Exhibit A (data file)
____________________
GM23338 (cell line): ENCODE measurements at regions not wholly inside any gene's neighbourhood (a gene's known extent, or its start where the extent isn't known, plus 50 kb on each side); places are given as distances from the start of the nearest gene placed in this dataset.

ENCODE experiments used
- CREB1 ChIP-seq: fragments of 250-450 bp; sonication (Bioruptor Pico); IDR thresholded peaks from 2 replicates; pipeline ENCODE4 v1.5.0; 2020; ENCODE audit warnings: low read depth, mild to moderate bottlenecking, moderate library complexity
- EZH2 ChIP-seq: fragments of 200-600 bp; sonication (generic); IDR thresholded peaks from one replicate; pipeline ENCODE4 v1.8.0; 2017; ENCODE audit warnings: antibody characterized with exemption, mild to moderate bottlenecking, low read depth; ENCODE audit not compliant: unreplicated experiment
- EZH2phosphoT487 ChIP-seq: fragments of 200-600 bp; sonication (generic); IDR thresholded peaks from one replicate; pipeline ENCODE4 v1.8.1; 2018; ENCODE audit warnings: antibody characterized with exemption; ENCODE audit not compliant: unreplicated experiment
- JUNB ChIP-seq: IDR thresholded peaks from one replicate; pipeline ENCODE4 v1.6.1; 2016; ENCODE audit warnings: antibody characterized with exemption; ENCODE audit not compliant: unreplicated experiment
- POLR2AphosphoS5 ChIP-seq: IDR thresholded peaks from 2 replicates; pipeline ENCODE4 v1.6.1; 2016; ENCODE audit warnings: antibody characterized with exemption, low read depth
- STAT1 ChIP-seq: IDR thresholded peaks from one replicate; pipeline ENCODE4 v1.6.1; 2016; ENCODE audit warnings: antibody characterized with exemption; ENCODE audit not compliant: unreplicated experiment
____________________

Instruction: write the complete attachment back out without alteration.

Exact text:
GM23338 (cell line): ENCODE measurements at regions not wholly inside any gene's neighbourhood (a gene's known extent, or its start where the extent isn't known, plus 50 kb on each side); places are given as distances from the start of the nearest gene placed in this dataset.

ENCODE experiments used
- CREB1 ChIP-seq: fragments of 250-450 bp; sonication (Bioruptor Pico); IDR thresholded peaks from 2 replicates; pipeline ENCODE4 v1.5.0; 2020; ENCODE audit warnings: low read depth, mild to moderate bottlenecking, moderate library complexity
- EZH2 ChIP-seq: fragments of 200-600 bp; sonication (generic); IDR thresholded peaks from one replicate; pipeline ENCODE4 v1.8.0; 2017; ENCODE audit warnings: antibody characterized with exemption, mild to moderate bottlenecking, low read depth; ENCODE audit not compliant: unreplicated experiment
- EZH2phosphoT487 ChIP-seq: fragments of 200-600 bp; sonication (generic); IDR thresholded peaks from one replicate; pipeline ENCODE4 v1.8.1; 2018; ENCODE audit warnings: antibody characterized with exemption; ENCODE audit not compliant: unreplicated experiment
- JUNB ChIP-seq: IDR thresholded peaks from one replicate; pipeline ENCODE4 v1.6.1; 2016; ENCODE audit warnings: antibody characterized with exemption; ENCODE audit not compliant: unreplicated experiment
- POLR2AphosphoS5 ChIP-seq: IDR thresholded peaks from 2 replicates; pipeline ENCODE4 v1.6.1; 2016; ENCODE audit warnings: antibody characterized with exemption, low read depth
- STAT1 ChIP-seq: IDR thresholded peaks from one replicate; pipeline ENCODE4 v1.6.1; 2016; ENCODE audit warnings: antibody characterized with exemption; ENCODE audit not compliant: unreplicated experiment